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Joseph Sobran is a nationally-syndicated columnist, lecturer, author (most recently of Alias Shakespeare), and editor of the monthly newsletter Sobran's (PO Box 1383, Vienna, VA 22183). "Pal Joey" is reprinted from the August 1995 issue of Sobran's, and "The Hiss Case" from the January 1997 issue.
Thanks to cable TV, I recently caught up with an old movie I'd somehow missed for half a century: "Mission to Moscow." I wish everyone could see it; unfortunately, but understandably, it isn't available on video. It richly merits a belated review. You might say it's a time capsule from the Roosevelt Administration.
I'd heard of it, of course. It was a wartime film, made in 1943, long notorious for its shining portrayal of our Soviet allies. Like most old things, it now tells you a lot about its time without intending to.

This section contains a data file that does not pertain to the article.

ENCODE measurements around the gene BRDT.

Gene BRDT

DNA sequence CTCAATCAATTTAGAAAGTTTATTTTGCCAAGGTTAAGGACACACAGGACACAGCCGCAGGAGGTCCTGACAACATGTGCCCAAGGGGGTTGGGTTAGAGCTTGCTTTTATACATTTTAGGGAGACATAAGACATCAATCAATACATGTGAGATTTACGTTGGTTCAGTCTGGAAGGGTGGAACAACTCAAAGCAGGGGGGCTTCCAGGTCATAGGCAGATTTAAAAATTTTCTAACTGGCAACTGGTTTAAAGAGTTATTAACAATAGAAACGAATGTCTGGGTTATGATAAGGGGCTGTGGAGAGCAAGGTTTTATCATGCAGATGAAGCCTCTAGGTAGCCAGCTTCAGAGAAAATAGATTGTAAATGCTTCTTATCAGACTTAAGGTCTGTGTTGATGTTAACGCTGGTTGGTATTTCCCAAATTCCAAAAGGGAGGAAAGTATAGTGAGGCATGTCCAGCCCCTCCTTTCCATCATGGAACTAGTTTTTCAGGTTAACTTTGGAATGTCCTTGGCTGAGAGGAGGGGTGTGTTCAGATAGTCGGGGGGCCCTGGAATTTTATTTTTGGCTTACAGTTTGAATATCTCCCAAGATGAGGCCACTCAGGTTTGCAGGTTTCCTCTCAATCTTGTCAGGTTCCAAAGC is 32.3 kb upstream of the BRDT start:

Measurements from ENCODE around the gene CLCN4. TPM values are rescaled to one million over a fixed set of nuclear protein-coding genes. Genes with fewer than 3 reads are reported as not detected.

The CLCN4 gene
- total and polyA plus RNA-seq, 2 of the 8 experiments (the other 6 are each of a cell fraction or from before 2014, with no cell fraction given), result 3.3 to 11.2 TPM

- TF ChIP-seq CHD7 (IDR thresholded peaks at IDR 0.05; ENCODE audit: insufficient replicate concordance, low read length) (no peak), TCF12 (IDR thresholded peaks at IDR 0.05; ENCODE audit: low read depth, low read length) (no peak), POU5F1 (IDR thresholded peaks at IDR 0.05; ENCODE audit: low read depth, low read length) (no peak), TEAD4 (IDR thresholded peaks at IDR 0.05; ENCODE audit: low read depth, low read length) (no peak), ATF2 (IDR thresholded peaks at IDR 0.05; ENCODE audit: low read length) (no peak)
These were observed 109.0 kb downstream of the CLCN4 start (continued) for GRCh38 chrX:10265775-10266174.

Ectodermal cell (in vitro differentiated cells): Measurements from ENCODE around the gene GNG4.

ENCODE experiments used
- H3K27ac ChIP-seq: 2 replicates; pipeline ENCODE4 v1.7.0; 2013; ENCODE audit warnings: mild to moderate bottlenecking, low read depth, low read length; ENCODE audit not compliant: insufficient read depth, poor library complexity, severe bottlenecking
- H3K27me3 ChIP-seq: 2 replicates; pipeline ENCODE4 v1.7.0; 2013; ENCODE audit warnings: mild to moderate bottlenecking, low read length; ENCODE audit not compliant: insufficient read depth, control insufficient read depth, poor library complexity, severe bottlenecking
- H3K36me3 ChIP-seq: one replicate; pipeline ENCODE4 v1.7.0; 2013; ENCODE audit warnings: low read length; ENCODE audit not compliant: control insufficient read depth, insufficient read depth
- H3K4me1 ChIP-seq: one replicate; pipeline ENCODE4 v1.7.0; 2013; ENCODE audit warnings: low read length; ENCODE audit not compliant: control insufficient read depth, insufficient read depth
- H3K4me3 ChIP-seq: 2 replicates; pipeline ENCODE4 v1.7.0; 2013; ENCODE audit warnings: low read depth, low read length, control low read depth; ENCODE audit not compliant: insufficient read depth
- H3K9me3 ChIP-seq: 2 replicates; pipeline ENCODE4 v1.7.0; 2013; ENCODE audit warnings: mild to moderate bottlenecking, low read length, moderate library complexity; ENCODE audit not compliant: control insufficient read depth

"Mission to Moscow" is based on a book of the same name by Joseph Davies, Franklin Roosevelt's ambassador to the Soviet Union during the late 1930s. Saul Bellow once called Davies "one of the most disgraceful appointments in the history of diplomacy." That only sounds like a heated exaggeration until you look for yourself.
I'd always assumed that the movie was the handiwork of Hollywood's Reds, back before the blacklist did its salutary work. Not at all. Jack Warner, of Warner Brothers, made the movie at Roosevelt's urging, after dining with Roosevelt and Davies at the White House. Roosevelt explained that a film version of Davies' book would help the war effort, and Warner patriotically assented on the spot, little knowing what he was in for.